Some twenty years ago, on the coldest January on record, I decided to stop teaching. I decided that I had to be a writer, because a teacher can't be crazy.
The decision was not hard to make. I had worked an entire trimester with no vacation. I was drinking too much and the Canadian history majors for whom I was conducting a writing workshop felt it was beneath them to actually write stuff for me, to be read out loud and criticized by the other students.
"We will not do your assignments. They are too revealing, and it would be an affront to our dignity."
What do you do with a bunch of people who already have their B.A.s but somehow found themselves on welfare, going back to take my course to satisfy requirements for the dole?
Too much assertiveness training, I suppose. Control, control, you gotta have control.
The illusion of possessing and controlling everything is a powerful one, and its charms are not readily surrendered even in adulthood (The Department Head here?) So we encounter in theoreticians of self-referential art both the puzzling contempt for "real" worlds and the sentimental hope for a forcible remaking of the universe as if there were not already a universe to be acknowledged. The Impulse for such creation--Faustian in its aspirations--must spring from a sense of insignificance; for even the infant's delusion of omnipotence is compensatory for its actual helplessness.
BA's on welfare, going back to a kind of Kindergarten so they could collect their welfare cheques, going back to me for specialized writing skills, to write with a purpose. But they weren't doing any writing. And it was all my fault, they said, much as the killer instinct of their department head was also my fault, as it were. He wanted my job. Or he wanted a promotion to be over me at my job.
There was no small amount of paranoia here, as any marginal employee knows. I was untenured and rather low on the food chain.
My students were starting to drive me crazy.
There were two ways to go. One was Plan A, which was all testosterone, confronting the under-producing students and their department head who wanted my job in the first place, or Plan B.
Plan B wasn't too good. I could be found most afternoons absorbing the amber haze of a local pub, constructing great sprawling novels in the smoky air, impressing, I thought, my l920's-style flapper girlfriend, blonde hair abob, who was affecting artist's berets and silk stocking, the date of a published writer, the local Nicholas Gogol who somehow happened to be her teacher of English.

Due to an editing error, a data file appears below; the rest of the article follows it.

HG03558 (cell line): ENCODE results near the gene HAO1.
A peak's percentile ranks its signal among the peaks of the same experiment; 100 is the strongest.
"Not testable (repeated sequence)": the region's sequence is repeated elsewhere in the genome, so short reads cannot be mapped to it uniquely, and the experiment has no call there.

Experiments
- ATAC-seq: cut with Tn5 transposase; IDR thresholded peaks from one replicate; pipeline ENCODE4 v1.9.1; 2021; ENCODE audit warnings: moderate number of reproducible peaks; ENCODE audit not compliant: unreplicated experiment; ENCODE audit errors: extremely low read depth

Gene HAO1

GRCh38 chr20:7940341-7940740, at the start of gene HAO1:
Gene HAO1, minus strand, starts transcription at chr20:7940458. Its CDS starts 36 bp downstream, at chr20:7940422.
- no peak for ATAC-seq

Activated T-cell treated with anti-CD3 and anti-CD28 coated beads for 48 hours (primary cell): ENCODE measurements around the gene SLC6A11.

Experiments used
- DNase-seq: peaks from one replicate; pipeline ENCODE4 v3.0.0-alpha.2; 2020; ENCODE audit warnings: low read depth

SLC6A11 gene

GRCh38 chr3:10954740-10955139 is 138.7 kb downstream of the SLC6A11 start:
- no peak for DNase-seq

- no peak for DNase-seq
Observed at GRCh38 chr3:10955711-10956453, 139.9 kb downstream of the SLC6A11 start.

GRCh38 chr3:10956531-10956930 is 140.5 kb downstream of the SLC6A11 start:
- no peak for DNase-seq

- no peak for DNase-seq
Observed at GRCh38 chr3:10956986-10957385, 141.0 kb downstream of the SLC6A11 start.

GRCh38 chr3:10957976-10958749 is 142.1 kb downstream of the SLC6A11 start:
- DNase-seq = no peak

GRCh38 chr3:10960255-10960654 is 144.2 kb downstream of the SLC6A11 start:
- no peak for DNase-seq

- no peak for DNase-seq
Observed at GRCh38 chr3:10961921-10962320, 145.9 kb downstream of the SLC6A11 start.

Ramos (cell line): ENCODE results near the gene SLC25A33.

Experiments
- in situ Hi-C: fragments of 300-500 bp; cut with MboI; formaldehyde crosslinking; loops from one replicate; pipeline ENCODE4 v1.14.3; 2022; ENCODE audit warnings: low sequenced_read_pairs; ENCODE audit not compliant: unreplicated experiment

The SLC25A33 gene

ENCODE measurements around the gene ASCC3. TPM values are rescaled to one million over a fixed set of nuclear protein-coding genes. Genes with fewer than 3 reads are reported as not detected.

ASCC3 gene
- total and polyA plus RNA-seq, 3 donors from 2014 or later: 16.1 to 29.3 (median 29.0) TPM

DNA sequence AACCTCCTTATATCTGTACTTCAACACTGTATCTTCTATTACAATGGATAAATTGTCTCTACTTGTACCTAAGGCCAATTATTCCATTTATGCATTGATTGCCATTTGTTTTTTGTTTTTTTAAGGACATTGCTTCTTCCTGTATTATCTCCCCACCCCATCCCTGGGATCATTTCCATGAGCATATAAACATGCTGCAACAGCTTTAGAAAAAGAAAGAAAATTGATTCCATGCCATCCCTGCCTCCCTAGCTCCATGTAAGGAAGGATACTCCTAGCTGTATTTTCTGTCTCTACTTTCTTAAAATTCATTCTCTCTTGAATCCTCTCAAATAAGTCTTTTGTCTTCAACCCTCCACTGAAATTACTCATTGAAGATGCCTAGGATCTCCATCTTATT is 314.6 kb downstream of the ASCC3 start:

Married, thirty-something, bored and not yet decided between an academic nunnery down there at York or the house of the rising sun.
Scott and Zelda, Ivan and Celia.
Yet the untrammeled killer instinct of my enemy at the College was showing some of its force. What thugs academics are. Build an empire. Screw the students. Manipulate the students to your purpose. Become department head and course director, then Dean.
Someone was looking for a deanship and he had set his homeroom on a children's crusade to get old Ivan.
Enough that I'd quit, quit even though they offered me some plum. I surrendered the vows and took off with my glamorous girlfriend for Mexico. I would be Gaugin in Tahiti. I would come back with my marvelous sprawling novels, meet some Don Juan up on some mesa and know at last the meaning of life.
The hell of it was that it worked.
I came back from Mexico with the novel. The girlfriend I'd somehow lost in transit.
Back in Newmarket, manuscript tucked under one arm, I came across the department head. He seemed shaken and not altogether sure of himself. He had just gone through his second divorce and had had a negative experience with his psychiatrist.
"So how have you been?" he had asked.
"I did well," I answered. "Came back with a manuscript and a new degree."
And that's where the department head revealed himself.
"You know, I haven't seen you for some time, but now I already feel I have seen too much of you."
Why you little prick.
Academics are slime.
I fussed and fumed over this for some time, then I had a coffee with Chief Armand LaBarge, local cop and a personal friend. Armand has a sense of humour: "But you're an academic too."